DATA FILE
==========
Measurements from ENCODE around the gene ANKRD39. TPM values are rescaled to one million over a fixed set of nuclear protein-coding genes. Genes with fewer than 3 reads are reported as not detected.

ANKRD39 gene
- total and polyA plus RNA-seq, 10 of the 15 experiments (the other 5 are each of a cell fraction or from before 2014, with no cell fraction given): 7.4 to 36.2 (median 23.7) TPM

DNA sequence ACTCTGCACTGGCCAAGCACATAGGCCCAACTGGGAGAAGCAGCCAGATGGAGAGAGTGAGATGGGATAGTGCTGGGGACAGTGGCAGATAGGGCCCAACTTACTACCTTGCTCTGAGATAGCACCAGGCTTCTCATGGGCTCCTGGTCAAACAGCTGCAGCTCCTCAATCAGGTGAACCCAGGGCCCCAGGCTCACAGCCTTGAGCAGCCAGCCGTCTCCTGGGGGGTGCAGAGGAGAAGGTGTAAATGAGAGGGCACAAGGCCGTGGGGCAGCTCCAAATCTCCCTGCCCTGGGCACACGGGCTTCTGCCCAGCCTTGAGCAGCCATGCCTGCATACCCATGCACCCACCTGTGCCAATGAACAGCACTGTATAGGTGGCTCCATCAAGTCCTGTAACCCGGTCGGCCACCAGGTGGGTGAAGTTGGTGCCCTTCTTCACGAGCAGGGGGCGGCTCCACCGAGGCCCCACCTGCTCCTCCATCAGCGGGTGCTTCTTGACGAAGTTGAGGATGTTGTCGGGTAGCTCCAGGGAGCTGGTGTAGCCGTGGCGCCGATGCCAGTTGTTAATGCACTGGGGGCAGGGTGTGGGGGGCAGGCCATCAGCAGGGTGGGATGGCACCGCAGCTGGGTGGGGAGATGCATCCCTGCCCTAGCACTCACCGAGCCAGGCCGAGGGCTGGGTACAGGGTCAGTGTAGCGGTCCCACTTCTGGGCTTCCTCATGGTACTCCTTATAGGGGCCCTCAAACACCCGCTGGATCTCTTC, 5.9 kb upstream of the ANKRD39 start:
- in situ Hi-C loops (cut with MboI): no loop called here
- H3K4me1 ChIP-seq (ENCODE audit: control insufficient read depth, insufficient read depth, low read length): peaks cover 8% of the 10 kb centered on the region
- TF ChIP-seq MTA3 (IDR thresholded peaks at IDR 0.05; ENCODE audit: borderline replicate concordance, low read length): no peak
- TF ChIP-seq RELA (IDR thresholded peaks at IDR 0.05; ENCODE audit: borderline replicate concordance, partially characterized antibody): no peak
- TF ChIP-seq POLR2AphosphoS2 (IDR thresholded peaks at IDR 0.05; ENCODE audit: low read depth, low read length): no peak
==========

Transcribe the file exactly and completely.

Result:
Measurements from ENCODE around the gene ANKRD39. TPM values are rescaled to one million over a fixed set of nuclear protein-coding genes. Genes with fewer than 3 reads are reported as not detected.

ANKRD39 gene
- total and polyA plus RNA-seq, 10 of the 15 experiments (the other 5 are each of a cell fraction or from before 2014, with no cell fraction given): 7.4 to 36.2 (median 23.7) TPM

DNA sequence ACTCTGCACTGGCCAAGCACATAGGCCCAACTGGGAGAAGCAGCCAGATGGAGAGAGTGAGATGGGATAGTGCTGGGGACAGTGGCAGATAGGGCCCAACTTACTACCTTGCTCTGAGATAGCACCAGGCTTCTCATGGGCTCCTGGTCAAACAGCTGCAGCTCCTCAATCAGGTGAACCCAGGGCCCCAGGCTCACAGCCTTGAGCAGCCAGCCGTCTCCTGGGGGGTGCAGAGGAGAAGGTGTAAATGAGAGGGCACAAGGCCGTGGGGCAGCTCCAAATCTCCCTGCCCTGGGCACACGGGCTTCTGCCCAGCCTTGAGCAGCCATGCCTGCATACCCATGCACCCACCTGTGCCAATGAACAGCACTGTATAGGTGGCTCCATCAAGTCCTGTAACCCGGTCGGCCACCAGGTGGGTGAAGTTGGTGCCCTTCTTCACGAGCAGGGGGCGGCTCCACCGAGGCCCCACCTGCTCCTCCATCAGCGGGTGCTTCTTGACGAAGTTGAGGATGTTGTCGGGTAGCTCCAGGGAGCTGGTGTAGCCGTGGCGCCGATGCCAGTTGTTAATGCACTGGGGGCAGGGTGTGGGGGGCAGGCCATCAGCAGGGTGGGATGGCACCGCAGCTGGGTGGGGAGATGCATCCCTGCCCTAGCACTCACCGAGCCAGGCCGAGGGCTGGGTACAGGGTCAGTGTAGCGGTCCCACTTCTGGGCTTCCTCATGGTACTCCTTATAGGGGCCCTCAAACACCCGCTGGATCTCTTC, 5.9 kb upstream of the ANKRD39 start:
- in situ Hi-C loops (cut with MboI): no loop called here
- H3K4me1 ChIP-seq (ENCODE audit: control insufficient read depth, insufficient read depth, low read length): peaks cover 8% of the 10 kb centered on the region
- TF ChIP-seq MTA3 (IDR thresholded peaks at IDR 0.05; ENCODE audit: borderline replicate concordance, low read length): no peak
- TF ChIP-seq RELA (IDR thresholded peaks at IDR 0.05; ENCODE audit: borderline replicate concordance, partially characterized antibody): no peak
- TF ChIP-seq POLR2AphosphoS2 (IDR thresholded peaks at IDR 0.05; ENCODE audit: low read depth, low read length): no peak